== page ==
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How to Build a Massively Valuable Franchisor, Part 4: The Universe of Fran Dev

Franchising has its own unique language.

People who hear or read words like "fran dev," “zors” and “zees” think they’re typos, but it’s just the way people talk in this industry. For those who are new to the world of franchising, some of this terminology can make your head explode.

But a key component to becoming a massively valuable franchisor is learning and employing a robust vocabulary of franchising. It’s a language that permits you to communicate with yourself and others about the process, helps you make sense of the otherwise complicated franchising world, conceptualize and describe your experience of doing great work.

By building an evolving glossary of what it means to be a massively valuable franchisor, you can significantly increase your chances of effectively managing the process.

Let’s explore a few key terms that we at Metric Collective (FranchiseHelp, FranFunnel, Oakscale, use with our clients, in our work and throughout our technology. Keep in mind, there are as many definitions of these terms as there are franchisors to use them, so here’s our take on it:

  • Franchise Development: A business process encompassing activities that range from the creation of a franchise, to the consulting, sales, and marketing efforts behind franchise offerings.
  • Franchise Developers: The people and companies who coordinate all of these activities, converting ideas, business processes, and intellectual property into franchises; and then marketing and selling those franchise opportunities to prospective buyers. Franchise development is different from franchise ownership or investing, although many developers also manage and own franchises and franchisors.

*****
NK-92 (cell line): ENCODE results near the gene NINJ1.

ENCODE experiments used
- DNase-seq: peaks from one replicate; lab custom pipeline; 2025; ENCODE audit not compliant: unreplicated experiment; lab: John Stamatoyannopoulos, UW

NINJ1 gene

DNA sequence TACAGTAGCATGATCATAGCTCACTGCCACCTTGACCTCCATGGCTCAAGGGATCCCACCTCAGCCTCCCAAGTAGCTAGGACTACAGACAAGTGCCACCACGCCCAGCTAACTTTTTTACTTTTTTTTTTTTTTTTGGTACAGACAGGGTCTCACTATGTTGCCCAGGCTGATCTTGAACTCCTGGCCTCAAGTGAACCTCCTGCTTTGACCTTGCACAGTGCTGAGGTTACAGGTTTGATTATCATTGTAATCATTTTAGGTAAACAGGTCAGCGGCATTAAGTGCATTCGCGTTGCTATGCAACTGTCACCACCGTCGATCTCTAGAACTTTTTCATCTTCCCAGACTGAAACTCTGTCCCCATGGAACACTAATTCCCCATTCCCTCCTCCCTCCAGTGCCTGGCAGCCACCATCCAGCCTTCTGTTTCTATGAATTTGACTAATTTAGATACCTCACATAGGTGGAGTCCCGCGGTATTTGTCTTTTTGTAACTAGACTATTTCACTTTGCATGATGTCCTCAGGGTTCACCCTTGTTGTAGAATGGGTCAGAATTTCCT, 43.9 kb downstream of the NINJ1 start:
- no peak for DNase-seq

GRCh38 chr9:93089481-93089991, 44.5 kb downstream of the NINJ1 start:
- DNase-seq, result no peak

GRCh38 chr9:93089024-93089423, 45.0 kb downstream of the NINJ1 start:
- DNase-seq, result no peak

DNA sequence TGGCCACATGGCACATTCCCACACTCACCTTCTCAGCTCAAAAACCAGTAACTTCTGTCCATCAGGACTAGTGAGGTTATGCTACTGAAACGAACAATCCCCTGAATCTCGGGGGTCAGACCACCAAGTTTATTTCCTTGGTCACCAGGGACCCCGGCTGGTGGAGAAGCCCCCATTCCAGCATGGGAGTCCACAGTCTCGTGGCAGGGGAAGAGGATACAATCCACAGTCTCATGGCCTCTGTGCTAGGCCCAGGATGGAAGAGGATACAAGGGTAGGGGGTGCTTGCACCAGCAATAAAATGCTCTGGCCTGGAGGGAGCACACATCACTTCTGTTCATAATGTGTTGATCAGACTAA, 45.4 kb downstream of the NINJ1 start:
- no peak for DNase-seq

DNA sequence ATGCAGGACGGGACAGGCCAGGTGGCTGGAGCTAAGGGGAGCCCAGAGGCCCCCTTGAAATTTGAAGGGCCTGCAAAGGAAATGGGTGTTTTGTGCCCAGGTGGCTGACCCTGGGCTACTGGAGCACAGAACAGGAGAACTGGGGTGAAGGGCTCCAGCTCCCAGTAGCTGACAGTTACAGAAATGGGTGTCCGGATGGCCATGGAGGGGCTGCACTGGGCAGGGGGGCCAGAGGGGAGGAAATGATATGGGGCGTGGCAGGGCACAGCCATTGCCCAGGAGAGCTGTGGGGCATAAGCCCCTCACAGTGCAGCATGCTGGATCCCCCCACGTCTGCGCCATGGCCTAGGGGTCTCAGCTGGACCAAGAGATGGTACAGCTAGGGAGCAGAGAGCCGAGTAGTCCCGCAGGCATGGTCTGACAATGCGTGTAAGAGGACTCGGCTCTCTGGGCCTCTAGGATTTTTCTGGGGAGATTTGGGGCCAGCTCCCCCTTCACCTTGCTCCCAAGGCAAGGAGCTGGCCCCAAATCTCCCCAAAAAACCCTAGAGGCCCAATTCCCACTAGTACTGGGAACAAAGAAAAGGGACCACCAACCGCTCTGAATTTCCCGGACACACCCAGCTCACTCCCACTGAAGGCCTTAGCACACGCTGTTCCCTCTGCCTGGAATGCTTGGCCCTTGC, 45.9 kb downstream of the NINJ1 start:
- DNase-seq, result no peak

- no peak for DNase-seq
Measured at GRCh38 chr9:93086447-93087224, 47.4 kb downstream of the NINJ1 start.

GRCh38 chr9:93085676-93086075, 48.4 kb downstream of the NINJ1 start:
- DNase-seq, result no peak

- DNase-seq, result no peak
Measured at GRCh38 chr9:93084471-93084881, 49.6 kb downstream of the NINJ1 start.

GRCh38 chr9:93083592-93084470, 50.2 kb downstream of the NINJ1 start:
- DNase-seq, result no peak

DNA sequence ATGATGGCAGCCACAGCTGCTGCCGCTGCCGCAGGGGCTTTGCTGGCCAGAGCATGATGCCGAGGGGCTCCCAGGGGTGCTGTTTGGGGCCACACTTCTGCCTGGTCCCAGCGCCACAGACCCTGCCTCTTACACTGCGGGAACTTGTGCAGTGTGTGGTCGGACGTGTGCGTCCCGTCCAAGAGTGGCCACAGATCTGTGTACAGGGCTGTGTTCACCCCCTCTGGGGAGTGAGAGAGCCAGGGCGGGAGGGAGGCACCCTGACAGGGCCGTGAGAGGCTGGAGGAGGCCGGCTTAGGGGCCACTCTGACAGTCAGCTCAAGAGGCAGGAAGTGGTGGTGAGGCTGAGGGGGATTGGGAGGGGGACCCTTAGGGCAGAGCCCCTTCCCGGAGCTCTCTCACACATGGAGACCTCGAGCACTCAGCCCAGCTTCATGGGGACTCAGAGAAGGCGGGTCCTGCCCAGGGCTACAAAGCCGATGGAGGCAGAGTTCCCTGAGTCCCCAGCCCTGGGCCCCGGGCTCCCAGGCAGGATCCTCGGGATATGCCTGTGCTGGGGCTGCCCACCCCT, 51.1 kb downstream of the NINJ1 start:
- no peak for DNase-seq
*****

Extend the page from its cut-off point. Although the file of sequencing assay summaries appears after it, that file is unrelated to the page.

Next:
What’s The Fran Dev Process Look Like?

Developers typically consult, imagine, build, and orchestrate the process of a business, packaging their intellectual property and operating procedures into a franchise offering. Many developers may take this process from beginning to end like Oakscale Franchise Development, however, many smaller developers may only undertake a small portion of the process.

Imagine there’s a franchise seeking to create their offering, franchise agreements and other key documents. Developers assist with that. Other developers focus on the sales and marketing of franchises to prospective buyers i.e. franchisees, on the behalf of the business that intends to offer the franchise i.e. the franchisor. These companies are sometimes called Franchise Sales Organizations (FSO).

Some full service franchise developers who orchestrate the process of development from the beginning to end maintain an exclusive relationship with brands through royalties or equity similar to a publishing relationship seen in the music or publication industries. These firms take on a great deal of risk partnering with emerging franchise brands for the opportunity of sharing in the success, effectively aligning interest between the parties.

Now, there are also smaller, typically not well capitalized franchise developers who may partner with brands for small parts of the development process taking on a retainer and percentage of up front fees for brokering franchise offerings. These development companies have become scrutinized in recent years for their close connection to unscrupulous broker networks and the marketing and selling of marginally successful franchises.

Which Lead Source Is Best For Fran Dev?

Okay, one other point we wanted to make about the universe of franchise development. Because there are a lot of moving parts and keywords to understand, here are a few visualizations that might help you conceptualize the process.

Let’s talk about lead sources. Our clients often ask us, as a company involved with every element of the franchising ecosystem (leads, tech, sales, brokers, developers, etc), which source is the best for franchise development?

It’s a good question. Here’s how that breaks down in the franchise development process:

As you can see, each source can be the best for a certain stage in a franchise’s growth. We tell our clients to start with the least expensive and most highly converting channels. And when you need to grow beyond those sources, add the next level for additional growth at scale.

We’ll continue to explore more vocabulary words in future posts, but we wanted to start with these two big ones, franchise development and franchise developers.

Hope they help you make sense of the otherwise ambiguous franchising world!

Scott Ginsberg is Head of Content at FranchiseHelp. He enjoys writing about zee the best industry in the world. Zor welcome.

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